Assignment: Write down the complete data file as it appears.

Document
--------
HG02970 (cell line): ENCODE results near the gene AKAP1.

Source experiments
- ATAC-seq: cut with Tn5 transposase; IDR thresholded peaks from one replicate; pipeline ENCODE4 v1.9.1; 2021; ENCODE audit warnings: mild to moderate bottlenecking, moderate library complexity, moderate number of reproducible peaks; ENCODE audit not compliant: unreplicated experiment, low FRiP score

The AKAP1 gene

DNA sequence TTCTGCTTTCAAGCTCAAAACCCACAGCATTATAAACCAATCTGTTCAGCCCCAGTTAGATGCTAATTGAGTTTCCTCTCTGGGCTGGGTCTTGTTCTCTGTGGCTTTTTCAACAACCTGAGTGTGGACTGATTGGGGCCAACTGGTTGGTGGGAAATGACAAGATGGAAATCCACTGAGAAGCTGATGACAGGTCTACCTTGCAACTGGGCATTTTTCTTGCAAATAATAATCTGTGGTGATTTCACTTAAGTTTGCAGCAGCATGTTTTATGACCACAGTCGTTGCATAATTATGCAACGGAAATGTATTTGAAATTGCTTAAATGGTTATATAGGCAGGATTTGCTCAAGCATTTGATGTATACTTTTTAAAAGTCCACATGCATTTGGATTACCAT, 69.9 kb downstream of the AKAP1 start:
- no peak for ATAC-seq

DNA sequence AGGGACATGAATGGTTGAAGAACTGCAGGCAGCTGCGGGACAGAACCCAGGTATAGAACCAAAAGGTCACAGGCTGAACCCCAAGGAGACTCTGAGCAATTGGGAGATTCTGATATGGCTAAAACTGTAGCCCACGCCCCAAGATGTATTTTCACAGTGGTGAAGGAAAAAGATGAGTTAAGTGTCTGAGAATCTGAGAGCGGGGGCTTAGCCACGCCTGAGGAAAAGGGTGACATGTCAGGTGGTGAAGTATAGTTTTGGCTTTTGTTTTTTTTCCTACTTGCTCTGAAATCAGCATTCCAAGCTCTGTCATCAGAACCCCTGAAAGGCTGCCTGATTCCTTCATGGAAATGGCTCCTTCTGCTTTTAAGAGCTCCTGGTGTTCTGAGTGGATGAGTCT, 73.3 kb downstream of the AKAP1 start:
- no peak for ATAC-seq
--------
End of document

HG02970 (cell line): ENCODE results near the gene AKAP1.

Source experiments
- ATAC-seq: cut with Tn5 transposase; IDR thresholded peaks from one replicate; pipeline ENCODE4 v1.9.1; 2021; ENCODE audit warnings: mild to moderate bottlenecking, moderate library complexity, moderate number of reproducible peaks; ENCODE audit not compliant: unreplicated experiment, low FRiP score

The AKAP1 gene

DNA sequence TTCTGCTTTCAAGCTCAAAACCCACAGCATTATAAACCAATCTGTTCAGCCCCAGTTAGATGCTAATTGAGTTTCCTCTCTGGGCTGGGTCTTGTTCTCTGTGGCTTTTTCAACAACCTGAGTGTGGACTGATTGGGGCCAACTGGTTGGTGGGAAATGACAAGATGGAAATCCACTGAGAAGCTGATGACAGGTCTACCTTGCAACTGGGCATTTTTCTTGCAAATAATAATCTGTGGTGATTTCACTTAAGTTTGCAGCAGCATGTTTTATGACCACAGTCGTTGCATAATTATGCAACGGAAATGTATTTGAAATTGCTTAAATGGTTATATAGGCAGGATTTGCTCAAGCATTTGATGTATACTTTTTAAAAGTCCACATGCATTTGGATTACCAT, 69.9 kb downstream of the AKAP1 start:
- no peak for ATAC-seq

DNA sequence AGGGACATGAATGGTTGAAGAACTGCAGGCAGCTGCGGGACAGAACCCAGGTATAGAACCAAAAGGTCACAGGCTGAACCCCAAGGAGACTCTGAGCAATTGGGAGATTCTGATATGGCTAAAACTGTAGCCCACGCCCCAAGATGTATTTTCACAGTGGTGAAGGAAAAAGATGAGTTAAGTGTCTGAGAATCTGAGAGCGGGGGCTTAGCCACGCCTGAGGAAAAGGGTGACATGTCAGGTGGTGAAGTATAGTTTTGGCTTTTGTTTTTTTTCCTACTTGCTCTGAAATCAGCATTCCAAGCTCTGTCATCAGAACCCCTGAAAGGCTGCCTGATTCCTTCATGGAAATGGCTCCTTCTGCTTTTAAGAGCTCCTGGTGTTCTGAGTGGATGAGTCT, 73.3 kb downstream of the AKAP1 start:
- no peak for ATAC-seq